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Paranoia: When is enough, when is too much?

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  • Paranoia: When is enough, when is too much?

    So, something I've noted in the few Demon games I've been in is the handling of paranoia. Having some uncertainty in how something will go is good for a game of Demon - after all, with the God-Machine, how can you ever be sure something is what it seems to be?

    However, as the title posits, when is too much too much? At what point does the game become less about a Demon's fight to stay alive and with their own secrecy from the God-Machine, and more about the player fighting to keep their character alive and powerful? How do you avoid making it become less a Demon shoring up against a threat within your own environment, and more a player outwitting their ST only for the ST to step things up in turn?

    It's a concern because, as someone who has played Demon, I'm interested in hosting a game of my own at some point down the line. However, one of the games I was in had a bad issue where the players experienced with other games the ST has hosted were paranoid of the ST, not of the God-Machine itself, to the point the game was stalling from inaction even when there were plot-points abound. While I don't blame either the players or the ST for that event - sometimes games just don't mesh as they should, and themes and attitudes are appropriated from other games - it is a result I'd want to avoid making myself.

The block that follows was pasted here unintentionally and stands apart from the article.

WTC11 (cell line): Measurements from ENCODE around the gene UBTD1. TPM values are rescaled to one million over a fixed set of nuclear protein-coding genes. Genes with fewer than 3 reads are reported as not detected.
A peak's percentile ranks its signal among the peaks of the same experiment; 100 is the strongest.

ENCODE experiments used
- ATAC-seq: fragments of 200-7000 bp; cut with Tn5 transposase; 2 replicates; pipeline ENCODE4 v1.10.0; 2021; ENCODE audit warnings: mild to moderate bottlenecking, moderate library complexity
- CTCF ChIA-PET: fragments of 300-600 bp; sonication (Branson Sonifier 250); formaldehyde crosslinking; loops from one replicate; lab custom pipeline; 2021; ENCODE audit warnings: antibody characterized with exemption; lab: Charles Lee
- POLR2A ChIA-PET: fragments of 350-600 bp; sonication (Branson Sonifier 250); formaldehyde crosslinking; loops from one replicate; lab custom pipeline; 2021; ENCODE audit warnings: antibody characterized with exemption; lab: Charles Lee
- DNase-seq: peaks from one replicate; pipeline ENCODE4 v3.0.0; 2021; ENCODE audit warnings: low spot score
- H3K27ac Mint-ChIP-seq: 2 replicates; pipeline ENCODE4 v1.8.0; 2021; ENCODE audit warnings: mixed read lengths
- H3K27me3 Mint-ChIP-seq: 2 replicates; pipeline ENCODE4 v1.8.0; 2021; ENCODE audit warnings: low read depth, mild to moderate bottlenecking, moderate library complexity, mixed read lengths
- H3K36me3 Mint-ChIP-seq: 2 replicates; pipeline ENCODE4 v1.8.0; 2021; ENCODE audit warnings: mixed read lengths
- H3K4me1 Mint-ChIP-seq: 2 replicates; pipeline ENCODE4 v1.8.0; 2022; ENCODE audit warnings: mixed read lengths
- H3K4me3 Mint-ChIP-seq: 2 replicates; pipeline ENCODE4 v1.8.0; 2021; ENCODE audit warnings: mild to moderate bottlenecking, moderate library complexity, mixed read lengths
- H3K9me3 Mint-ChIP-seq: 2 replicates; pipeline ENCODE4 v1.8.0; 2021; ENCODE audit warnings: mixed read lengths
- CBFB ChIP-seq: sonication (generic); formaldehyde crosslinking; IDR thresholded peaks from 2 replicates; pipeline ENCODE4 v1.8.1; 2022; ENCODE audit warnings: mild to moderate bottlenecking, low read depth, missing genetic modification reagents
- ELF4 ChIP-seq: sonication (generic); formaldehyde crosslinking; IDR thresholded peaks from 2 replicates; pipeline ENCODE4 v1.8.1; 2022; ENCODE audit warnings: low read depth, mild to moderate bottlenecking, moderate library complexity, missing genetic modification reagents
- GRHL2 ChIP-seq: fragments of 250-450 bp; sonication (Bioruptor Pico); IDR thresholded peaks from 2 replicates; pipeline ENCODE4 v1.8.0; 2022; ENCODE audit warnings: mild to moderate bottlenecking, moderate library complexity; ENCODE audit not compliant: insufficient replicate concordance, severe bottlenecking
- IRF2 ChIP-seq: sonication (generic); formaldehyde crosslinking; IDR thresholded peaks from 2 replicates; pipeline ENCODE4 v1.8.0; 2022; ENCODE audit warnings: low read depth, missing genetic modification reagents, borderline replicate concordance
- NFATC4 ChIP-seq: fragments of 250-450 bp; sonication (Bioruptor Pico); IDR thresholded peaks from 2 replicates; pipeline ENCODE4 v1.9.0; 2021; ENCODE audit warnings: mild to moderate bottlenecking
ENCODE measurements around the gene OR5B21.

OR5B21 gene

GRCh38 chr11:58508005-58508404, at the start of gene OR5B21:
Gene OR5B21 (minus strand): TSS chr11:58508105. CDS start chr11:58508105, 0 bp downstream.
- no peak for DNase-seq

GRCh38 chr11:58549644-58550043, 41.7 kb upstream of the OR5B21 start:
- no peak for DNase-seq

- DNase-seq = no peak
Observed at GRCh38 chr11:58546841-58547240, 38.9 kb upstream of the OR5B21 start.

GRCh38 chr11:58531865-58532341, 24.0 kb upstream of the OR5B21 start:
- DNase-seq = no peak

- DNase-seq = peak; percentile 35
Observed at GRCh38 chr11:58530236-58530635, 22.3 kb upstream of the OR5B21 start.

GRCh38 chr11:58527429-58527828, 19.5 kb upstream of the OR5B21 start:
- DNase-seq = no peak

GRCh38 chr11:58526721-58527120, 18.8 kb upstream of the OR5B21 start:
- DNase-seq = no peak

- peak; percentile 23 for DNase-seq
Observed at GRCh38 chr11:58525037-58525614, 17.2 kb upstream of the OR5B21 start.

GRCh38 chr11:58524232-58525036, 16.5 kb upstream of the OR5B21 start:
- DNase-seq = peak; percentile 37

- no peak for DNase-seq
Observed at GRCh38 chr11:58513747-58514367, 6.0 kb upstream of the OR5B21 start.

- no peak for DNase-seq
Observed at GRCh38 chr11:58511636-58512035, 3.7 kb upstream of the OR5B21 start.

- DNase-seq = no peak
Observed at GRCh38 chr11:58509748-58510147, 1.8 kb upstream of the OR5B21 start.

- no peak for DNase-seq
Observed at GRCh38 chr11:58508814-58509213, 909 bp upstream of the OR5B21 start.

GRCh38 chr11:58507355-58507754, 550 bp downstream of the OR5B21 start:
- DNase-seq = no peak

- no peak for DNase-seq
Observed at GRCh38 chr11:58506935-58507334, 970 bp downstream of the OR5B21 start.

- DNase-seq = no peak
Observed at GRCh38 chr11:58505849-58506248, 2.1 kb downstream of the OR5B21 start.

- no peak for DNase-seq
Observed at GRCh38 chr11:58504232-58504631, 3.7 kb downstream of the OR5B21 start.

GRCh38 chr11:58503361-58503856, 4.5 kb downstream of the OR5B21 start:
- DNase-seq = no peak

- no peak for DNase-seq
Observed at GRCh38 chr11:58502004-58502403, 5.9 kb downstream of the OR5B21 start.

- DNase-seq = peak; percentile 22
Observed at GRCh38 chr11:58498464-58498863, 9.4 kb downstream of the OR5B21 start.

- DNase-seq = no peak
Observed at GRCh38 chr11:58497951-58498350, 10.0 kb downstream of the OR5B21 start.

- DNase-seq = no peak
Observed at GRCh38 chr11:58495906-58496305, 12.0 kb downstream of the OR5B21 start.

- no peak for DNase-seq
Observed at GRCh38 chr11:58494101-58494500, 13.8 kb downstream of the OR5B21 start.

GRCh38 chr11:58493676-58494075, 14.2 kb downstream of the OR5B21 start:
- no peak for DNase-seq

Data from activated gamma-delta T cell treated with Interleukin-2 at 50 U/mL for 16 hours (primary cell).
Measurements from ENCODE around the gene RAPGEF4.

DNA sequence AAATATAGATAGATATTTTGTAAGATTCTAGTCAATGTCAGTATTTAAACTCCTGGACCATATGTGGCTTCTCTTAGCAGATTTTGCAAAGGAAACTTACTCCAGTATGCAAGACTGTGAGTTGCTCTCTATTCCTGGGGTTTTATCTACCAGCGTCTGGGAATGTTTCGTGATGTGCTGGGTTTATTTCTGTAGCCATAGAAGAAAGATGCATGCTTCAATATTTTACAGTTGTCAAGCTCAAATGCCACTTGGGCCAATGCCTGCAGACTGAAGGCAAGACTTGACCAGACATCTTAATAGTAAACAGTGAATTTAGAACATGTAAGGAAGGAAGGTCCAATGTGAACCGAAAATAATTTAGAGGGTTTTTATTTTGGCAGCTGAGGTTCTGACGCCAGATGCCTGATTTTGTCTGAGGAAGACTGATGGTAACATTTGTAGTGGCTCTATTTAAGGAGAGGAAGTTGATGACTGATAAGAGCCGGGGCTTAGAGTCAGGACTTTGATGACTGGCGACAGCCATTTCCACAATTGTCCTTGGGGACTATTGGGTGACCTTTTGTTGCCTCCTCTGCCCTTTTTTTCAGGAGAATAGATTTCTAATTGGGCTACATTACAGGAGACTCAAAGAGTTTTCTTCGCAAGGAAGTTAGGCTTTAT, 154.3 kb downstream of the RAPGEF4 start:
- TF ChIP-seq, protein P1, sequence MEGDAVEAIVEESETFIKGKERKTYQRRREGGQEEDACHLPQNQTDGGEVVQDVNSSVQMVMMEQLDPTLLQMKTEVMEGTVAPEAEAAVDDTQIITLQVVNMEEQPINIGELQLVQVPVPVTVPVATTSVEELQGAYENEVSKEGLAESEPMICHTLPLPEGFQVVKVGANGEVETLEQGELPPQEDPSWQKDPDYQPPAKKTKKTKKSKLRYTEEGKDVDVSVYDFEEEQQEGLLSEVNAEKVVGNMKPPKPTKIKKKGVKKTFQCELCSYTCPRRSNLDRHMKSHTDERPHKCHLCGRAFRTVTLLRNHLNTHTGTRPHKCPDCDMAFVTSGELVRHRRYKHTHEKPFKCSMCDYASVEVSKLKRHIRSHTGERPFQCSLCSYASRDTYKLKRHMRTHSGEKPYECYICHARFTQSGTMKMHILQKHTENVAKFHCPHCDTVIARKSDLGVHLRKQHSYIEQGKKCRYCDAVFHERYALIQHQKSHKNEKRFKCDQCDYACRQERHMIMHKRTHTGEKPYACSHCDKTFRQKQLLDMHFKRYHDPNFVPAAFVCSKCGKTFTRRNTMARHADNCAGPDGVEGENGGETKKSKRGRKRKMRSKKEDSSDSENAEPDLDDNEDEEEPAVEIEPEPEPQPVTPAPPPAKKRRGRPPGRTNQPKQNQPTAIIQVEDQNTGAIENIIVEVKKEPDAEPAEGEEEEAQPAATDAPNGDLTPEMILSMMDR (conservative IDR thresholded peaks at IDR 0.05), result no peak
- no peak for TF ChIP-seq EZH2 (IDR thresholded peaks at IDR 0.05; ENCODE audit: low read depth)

Any advice?

  • #2
    There's a number of prophetic abilities, such as Voice in the Machine when it concerns the Machine's endeavors directly. For the other part, given the way that Demons are perfect liars, you should really always worry about that Turncoat potentially selling you out.

    Knowledge is power, doubly so in Descent. When you set up a surveillance to make sure the Integrator isn't selling you out, the same system can later be used by agents of the Machine to monitor you. It's a double edged sword. The maxim I'd use is "Trust, but verify". If you're going to act in the hypothesis that you're being sold off, you better have something more than a leap of logic to justify it.

    If there was no way the Ring could've acted without tipping their hand, up the scales. Make consequences for inaction. Taking risks makes for good histories.

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    • #3
      First I'd play the angle that the GM is highly knowledgeable and capable of great surveillance, but it usually isn't paying attention to most things. So most things the GM isn't going to notice if they go a little weird like a person going from "One more slip up and you're fired" to employee of the month overnight. More work needs to be done when Infrastructure or a GM plan is involved, but in those cases the players are going to accept that going against a place under police investigation might result in having to dodge cops. The rest of the time so long as they can avoid anything big ,or a compromise check, then the normal paranoia of a group of criminals with a standing agreement that if things go wahoonie-shaped then everyone is on their own.